Click here for a larger version of this image.
The best savings strategy most people have yet to discover is choosing to drive less. Commuters who participate in incentive programs with The Clean Air Campaign and log their commuting activity with us can see exactly how much impact their efforts mean -- to their wallet AND the air we breathe.
It's early October, which means harvest time is on the way. And The Clean Air Campaign has transportation and air quality news by the bushel. So, slip on your work gloves and reap what we've sown in the latest edition of Merging Lanes.
Smog Season Wrap Up: Sigh of Relief
The 2009 Smog Season concluded last week and, amazingly, was one of the quietest for ground-level ozone in the past decade. To be sure, Georgia caught a big break. The final tally for unhealthy air days -- 18 across the state, with 16 of those days occurring in metro Atlanta -- was aided by more rainfall, cooler temperatures and slightly windier conditions. What really stands out is that the 2009 Smog Season never brought a Code Red day. The 18 smog days we experienced were all within the Code Orange range. Ground-level ozone is less likely to form outside the period between May and September. But stay on your toes, because particle pollution is a year-round problem in Georgia, creating more risks to respiratory health.
Lane ends 2,000 feet.
Ground-Level Ozone Standards Revisited
The Environmental Protection Agency is charged with establishing and updating "national ambient air quality standards" to protect public health and welfare. In March of 2008, the EPA rolled out a new standard for ground-level ozone that was tougher than the previous standard. The rationale for tightening the standard was that scientific evidence suggested exposure to ground-level ozone at lower concentrations still posed a significant health hazard. While the business community reacted with concern that the revised standards were too strict, health and environmental advocates were concerned the revised standards didn't go far enough. Since that time, a new administration has entered the White House and news broke last week that the standard will be revisited again, with the possibility of a revised standard being introduced in mid-2010. This has big implications for areas like Columbus, Augusta, Athens and Macon. Specific counties in these regions were recommended earlier this year by Georgia EPD to be reclassified as non-attainment areas for ground-level ozone. The designation process for these areas was slated to conclude in March of 2010, but has now been moved to 2011. With the extra time afforded them, commuters, employers and schools in these areas can do more to put programs in place to improve air quality. But the fact that the clock is now ticking a little slower should not become an excuse for complacency. Through its partnership with the Georgia Department of Transportation, The Clean Air Campaign is ready to help more organizations in these locales. Call us.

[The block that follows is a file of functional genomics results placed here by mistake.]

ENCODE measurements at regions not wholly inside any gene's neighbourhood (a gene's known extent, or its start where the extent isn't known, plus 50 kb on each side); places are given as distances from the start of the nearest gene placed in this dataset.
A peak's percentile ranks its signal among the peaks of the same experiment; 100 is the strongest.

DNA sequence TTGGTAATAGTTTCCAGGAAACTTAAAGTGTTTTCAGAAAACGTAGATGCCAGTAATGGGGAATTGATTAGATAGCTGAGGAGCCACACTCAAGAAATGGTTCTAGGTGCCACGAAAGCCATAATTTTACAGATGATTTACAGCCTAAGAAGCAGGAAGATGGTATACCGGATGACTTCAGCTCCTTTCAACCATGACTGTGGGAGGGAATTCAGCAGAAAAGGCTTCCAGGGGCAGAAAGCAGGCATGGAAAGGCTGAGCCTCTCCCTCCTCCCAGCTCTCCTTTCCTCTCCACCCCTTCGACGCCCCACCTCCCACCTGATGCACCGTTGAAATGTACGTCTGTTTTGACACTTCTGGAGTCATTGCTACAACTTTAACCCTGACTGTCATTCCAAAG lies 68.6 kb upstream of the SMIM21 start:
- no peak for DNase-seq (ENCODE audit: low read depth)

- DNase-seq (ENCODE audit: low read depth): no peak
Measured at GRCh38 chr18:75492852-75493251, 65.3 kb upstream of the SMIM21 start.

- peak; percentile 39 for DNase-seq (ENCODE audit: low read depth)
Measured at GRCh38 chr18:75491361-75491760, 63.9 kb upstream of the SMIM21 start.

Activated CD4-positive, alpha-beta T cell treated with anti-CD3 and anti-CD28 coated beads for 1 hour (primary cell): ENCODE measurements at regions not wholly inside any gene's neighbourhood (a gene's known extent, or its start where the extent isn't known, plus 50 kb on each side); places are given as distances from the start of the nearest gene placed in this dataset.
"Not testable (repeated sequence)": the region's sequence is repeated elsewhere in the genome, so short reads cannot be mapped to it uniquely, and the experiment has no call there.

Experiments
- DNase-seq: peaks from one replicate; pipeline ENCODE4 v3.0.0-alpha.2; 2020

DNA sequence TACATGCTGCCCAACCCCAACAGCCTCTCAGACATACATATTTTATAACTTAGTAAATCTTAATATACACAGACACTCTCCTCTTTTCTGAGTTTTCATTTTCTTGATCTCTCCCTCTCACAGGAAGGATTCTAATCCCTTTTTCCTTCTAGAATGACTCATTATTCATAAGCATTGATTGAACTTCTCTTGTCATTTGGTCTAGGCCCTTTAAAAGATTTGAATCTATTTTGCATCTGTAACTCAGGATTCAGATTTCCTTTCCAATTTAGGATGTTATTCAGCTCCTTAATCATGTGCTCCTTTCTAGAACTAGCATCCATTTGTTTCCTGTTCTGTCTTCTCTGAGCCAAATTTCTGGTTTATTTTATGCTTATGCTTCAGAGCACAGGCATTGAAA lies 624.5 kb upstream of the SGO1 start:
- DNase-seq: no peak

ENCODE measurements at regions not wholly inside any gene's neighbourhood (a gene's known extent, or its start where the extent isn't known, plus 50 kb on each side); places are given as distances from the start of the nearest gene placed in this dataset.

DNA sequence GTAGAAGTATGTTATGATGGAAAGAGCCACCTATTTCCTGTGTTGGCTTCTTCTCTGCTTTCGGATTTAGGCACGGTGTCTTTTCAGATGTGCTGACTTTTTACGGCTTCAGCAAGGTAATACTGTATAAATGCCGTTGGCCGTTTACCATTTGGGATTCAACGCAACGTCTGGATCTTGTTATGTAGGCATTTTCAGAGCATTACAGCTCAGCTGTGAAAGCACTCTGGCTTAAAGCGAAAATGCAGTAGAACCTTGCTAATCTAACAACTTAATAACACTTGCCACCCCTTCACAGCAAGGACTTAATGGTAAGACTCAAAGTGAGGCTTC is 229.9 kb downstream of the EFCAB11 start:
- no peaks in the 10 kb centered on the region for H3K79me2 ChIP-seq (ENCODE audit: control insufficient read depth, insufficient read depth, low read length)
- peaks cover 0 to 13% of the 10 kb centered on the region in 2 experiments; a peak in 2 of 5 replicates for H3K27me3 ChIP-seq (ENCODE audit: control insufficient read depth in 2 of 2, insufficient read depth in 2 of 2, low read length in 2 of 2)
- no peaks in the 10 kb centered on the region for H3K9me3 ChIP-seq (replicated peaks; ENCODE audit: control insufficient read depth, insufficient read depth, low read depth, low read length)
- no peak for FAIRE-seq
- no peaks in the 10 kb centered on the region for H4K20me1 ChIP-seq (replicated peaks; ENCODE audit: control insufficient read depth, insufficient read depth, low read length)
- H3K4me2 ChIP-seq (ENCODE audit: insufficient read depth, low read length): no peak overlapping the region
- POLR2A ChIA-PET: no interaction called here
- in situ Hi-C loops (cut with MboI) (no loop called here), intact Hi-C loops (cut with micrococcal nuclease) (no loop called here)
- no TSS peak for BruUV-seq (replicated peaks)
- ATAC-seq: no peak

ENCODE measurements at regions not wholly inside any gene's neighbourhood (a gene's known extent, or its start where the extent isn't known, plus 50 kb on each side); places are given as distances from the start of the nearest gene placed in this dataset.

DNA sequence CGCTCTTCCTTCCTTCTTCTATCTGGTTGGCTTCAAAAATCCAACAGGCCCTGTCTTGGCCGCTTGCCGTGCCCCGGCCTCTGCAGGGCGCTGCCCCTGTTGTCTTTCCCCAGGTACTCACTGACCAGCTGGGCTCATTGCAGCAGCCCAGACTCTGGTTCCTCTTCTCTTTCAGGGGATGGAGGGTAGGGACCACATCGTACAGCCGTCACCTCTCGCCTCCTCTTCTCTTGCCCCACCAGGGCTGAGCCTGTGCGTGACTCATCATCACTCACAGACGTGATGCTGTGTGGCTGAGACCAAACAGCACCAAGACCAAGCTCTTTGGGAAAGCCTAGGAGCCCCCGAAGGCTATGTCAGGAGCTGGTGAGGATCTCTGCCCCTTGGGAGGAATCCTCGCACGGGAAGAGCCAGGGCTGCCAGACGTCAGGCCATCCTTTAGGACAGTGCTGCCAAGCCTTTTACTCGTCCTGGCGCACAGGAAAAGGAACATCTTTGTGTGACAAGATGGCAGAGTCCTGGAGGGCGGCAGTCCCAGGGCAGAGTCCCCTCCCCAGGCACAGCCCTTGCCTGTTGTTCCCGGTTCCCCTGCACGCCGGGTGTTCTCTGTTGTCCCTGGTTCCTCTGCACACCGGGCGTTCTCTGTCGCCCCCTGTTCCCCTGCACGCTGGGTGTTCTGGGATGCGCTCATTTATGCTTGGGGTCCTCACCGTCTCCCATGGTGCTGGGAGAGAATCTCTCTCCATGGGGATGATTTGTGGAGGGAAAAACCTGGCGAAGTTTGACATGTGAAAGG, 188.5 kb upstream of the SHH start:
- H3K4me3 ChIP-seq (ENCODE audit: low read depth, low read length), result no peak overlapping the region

Lane ends 1,000 feet.
Good Works Garnering Accolades
Some of the best work to curb traffic and smog is happening right here in Georgia. In the past couple of months, The Clean Air Campaign and its partners have been recognized nationally by the Association for Commuter Transportation and within the state by Conserve Georgia for our efforts in the shared pursuit of clean air and less traffic. But we certainly couldn't have earned these accolades without help from the legions of commuters and employers like you who have taken action. A thunderous round of applause for YOU. You're part of the solution that is eliminating 1.6 million miles of vehicle travel and keeping 800 tons of pollution out of the air we breathe EACH DAY. But we know there's more work we can do together ... read on for another idea about how you can help even more.